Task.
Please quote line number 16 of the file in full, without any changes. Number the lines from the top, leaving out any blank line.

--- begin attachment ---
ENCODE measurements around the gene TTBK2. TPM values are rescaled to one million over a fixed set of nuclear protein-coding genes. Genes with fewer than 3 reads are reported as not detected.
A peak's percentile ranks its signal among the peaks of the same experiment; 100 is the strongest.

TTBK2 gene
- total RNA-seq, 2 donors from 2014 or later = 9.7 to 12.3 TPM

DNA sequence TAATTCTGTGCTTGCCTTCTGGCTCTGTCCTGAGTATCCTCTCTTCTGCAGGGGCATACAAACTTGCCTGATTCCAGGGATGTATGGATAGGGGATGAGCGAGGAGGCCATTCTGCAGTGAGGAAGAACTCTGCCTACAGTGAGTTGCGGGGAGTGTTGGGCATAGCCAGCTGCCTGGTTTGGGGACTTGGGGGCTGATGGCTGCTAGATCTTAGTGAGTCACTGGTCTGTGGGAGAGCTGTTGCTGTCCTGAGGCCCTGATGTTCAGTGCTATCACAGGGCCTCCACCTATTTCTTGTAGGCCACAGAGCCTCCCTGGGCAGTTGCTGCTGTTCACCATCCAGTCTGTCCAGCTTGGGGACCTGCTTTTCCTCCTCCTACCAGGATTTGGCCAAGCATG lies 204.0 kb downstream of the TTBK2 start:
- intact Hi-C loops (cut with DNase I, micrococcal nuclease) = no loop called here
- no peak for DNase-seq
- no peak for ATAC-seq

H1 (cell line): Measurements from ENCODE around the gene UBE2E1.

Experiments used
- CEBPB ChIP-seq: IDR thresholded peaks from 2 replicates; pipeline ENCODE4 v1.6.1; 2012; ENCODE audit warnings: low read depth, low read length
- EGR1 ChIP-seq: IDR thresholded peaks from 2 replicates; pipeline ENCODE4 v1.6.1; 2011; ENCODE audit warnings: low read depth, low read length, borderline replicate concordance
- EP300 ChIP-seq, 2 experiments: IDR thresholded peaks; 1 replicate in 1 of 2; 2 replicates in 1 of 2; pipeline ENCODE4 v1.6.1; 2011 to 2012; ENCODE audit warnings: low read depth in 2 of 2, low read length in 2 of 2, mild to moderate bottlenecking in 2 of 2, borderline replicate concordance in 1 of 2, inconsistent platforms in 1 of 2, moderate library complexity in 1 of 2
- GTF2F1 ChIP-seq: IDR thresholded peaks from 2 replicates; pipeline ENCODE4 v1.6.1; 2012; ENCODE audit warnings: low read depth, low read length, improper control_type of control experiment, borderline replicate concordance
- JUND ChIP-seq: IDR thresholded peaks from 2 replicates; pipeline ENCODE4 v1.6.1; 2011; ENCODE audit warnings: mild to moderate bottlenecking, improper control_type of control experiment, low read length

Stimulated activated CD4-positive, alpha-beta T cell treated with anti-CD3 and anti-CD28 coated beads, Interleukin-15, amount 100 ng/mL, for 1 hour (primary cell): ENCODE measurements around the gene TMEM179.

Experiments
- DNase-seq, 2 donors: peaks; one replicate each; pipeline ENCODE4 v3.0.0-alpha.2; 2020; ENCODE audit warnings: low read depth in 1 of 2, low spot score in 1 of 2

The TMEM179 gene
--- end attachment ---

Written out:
Stimulated activated CD4-positive, alpha-beta T cell treated with anti-CD3 and anti-CD28 coated beads, Interleukin-15, amount 100 ng/mL, for 1 hour (primary cell): ENCODE measurements around the gene TMEM179.